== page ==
Sam Halkias’ #75 TR6 won the Challenge, but the other top five places were taken by MGs.
Photo by Todd Sullivan
MGs and Triumphs ‘Challenge’ Each Other, then the World,
at this Year’s Road Race Reunion
by Kat Kurkov
PUT-IN-BAY, Ohio, Sept. 20-23 — Islands create their own magic. Characters like Dr. Moreau and Caliban live side by side with Gilligan and cloned velociraptors. It’s a place to be “Castaway” or “Lost,” to bury a treasure or to find yourself in a Land that Time Forgot.
For several days in the early fall, South Bass Island, off the northern shore of Ohio, becomes a magical time and place. The portal is not a book or a movie, but a ferry laden with race cars, drivers and spectators all with the same destination — the village of Put-in-Bay, and the Put-in-Bay Road Race Reunion, a place “not for big bores or egos” (the event’s official motto).
At this year’s PIBRRR, MG and Triumph were the featured marques, took on each other in a special “Challenge” race, and then faced competition from their contemporaries (“original era” to 1963, and “post-era,” 1963-72) in two races before the final race for the Put-in-Bay Cup. These included two Mustangs, a Porsche 914, an Alfa, a Ford Cortina, and a very fast VW Beetle!
How it all started
Put-in-Bay and South Bass Island are known in history for Admiral Perry’s victory in the War of 1812, winemaking, and becoming at one time the largest summer resort in the USA. The island’s party atmosphere kept growing after World War II, so it was just a matter of time that road racing would follow.
Carl Goodwin takes a break from the track to promote his book on road racing back in the day.
Photo by Todd Sullivan
In 1952 a 3.2-mile track was devised with a one-mile straight in the midst of its turns. The start/finish line was Delaware Avenue, right smack downtown. Spectating was sport for the nimble, as safety took the back seat to getting a great view. There was no prize money for winning in your (basically) daily driver, or SCCA points — just a silver cup, and a chance to make history with 99 or so other drivers in 2-liter (and under) cars.
The drivers’ exploits are chronicled in Carl Goodwin’s aptly-titled book, The Put-in-Bay Road Races, 1952-1963. (This year Goodwin, now a veteran racer, was the second oldest driver on the track in his 1962 Austin-Healey Sprite. He was joined by Sally Vaughan-Carroll, long-time friend and President of the Cleveland Sports Car Club, and an attendee at the first Put-in Bay race.)
History repeats itself
Although road racing on the island ended in 1963, it returned in 2009 on a very limited basis thanks to the efforts of event co-founder and Race Director Jack Woehrle. Then in 2012, with FAA approval granted, a 10-turn, 1.2-mile haybale course was set up at the island airport, which shut down for two days.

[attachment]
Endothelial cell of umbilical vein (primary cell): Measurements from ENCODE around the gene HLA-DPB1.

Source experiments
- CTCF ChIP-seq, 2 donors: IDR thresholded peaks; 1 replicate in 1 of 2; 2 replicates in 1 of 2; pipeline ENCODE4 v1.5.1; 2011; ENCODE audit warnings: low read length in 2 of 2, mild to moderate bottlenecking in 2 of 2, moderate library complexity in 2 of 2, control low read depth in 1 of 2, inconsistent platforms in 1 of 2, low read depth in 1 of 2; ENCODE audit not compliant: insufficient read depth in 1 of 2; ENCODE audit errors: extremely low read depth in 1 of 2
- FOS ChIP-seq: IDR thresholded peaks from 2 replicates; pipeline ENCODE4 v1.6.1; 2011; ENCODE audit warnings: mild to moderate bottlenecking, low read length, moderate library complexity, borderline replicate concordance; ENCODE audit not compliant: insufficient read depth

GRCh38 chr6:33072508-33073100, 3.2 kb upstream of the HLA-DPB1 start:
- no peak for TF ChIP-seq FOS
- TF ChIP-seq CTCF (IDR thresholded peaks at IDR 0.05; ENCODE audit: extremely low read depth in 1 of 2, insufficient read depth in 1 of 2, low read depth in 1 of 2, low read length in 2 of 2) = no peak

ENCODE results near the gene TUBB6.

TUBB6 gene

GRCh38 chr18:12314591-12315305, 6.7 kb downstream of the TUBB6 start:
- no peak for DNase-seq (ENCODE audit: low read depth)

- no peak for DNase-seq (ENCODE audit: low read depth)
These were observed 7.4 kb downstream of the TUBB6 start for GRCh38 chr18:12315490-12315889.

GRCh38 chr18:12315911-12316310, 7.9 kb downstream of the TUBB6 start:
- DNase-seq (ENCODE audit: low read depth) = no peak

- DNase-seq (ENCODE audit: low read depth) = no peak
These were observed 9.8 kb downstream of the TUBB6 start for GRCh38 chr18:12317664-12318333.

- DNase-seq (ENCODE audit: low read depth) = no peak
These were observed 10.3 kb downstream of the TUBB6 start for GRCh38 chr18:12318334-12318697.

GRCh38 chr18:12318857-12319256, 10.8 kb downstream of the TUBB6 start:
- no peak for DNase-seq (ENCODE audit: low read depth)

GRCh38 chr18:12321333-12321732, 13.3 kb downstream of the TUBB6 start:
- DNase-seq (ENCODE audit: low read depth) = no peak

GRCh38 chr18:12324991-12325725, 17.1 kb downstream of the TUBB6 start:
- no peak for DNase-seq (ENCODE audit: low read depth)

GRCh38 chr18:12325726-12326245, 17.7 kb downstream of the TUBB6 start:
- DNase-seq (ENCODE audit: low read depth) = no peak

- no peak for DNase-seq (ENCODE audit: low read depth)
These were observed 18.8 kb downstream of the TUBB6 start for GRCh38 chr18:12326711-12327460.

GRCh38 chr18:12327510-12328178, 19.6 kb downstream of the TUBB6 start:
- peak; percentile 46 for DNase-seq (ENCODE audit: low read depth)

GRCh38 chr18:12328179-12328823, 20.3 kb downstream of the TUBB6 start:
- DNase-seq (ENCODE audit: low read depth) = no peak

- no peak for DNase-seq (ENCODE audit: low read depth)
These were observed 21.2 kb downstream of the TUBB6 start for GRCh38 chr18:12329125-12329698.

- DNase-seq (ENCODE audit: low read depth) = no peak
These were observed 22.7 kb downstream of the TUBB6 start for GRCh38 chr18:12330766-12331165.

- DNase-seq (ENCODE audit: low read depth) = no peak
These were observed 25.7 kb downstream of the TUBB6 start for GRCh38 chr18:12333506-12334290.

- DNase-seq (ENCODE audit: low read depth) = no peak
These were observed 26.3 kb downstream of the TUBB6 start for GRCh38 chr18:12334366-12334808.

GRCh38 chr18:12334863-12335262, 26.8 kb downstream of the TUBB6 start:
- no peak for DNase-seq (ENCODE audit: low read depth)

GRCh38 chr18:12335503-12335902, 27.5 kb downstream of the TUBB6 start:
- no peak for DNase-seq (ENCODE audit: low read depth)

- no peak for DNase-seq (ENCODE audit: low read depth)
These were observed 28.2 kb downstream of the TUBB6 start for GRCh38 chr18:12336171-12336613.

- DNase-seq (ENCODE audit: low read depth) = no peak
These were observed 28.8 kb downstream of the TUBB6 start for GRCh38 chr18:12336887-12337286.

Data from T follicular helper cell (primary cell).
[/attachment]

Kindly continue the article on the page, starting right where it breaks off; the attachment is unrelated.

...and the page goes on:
The race program evolved, and so did the guidelines. Currently, vintage race-prepared pre-1973 production cars up to 3 liters, sports racers up to 1.5 liters, Formula Vees and Formula Juniors are all welcome, making this a unique playing field for cars rarely seen on the track.
In the ’50s British cars, especially MGs, dominated road racing with Triumphs a close second. This was repeated 70 years later when Manley Ford, Event Coordinator, Media Contact and general MG guru got together with friend and racer Richie Hahn, a Triumph advocate, and put an MG-Triumph Challenge Feature Race on the books for this year’s PIBRRR.
The Challenge Cup
Of 21 cars registered, 10 MGs and five Triumphs made it onto the tarmac. The wind whipped a Union Jack as the cars fell into formation awaiting the green flag. Fifteen laps later, Sam Halkias in his 1971 black “Paul Newman tribute” TR6 was the first to cross the checker. With a displacement of 2500cc, a dog-box transmission and being truly dialed in for this race, the car allowed veteran driver Halkias to win by a wide margin.
Great friends and long-time fellow racers Kurt Byrnes in a 1951 MG TD and Steve Konsin in a 1953 TD came in a clear 2nd and 3rd with much of the pack significantly behind them.
Entrants assemble for the Put-in-Bay Cup Race.
Photo by Todd Sullivan
Of special note was 4th-place finisher Mark Lekanka in a red 1952 MG TD. He is an island native, a long-time employee of Millers Ferry (which sponsored his car), and all-around race facilitator and volunteer.
The Put-in-Bay Cup
The Cup Race on Thursday saw a very spirited but unlikely competition, with British cars taking 1st and 3rd. The TR6 with Halkias behind the wheel was again a clear winner, but not before battling with Greg Limbar’s 1971 VW Beetle (often shrouded in blue smoke), and Lee Poseidon’s 1962 Jaguar XKE. Drivers found that in a course like this acceleration was, as always, important — but keeping your brakes from fading brought you victory.
Great results across most classes
There were five groups racing with 15 classes spread among them. With the exception of Group Five (the FJ/FL class), British cars were well represented and won the podium in the Cup Race. Konsin and Halkias placed 1st in their groups, and were joined by Randy McConnell (1962 Austin Mini Cooper) and Robert Kansa (1960 Austin-Healey Sebring Sprite) in theirs.
In addition to the racing there were car shows, drives, parties and gatherings — first at Heineman Winery, then at The Goat for soup and whiskey, which also hosted rocker cover races (single-elimination and gravity-driven).
Until next year...
“In view of the Perry Victory and International Peace Memorial, minutes from the vineyards and markers outlining the original race circuit, the mail plane lands. Like clockwork the airport shuts down as fall winds blow across miles of open water. The time machine spins the years back and racers in vintage cars once again make this island their own...”
A classic island tale — not broadcast, not scripted — but rewritten each year, with heroes and horsepower taking us to a different time, place and reality.
For more information and the complete race results, visit www.pibroadrace.com.
The show field on Saturday. The featured marques this year were Lotus, Triumph and Mini.
Photo by Bruce Vild
From Strength to Strength
Stowe’s ‘British Invasion’ on the Rebound with Numbers Up and Cars from All Over
by Michael Gaetano
STOWE, Vt., Sept. 9-11 — Year thirty-one and the tradition indeed has continued.
With Triumph, Mini and Lotus as featured marques, British Invasion 2022 enjoyed an impressive turnout approaching pre-COVID levels in the judged Concours, the people’s choice British Classic Motorcar Show and even the Car Corral.
Enthusiasts drove in from all over New England, plus Maryland, New Jersey, New York, Pennsylvania and Virginia. We were pleased to welcome back friends from Nova Scotia, Ontario and Québec, Canada — and from other points on the compass as well.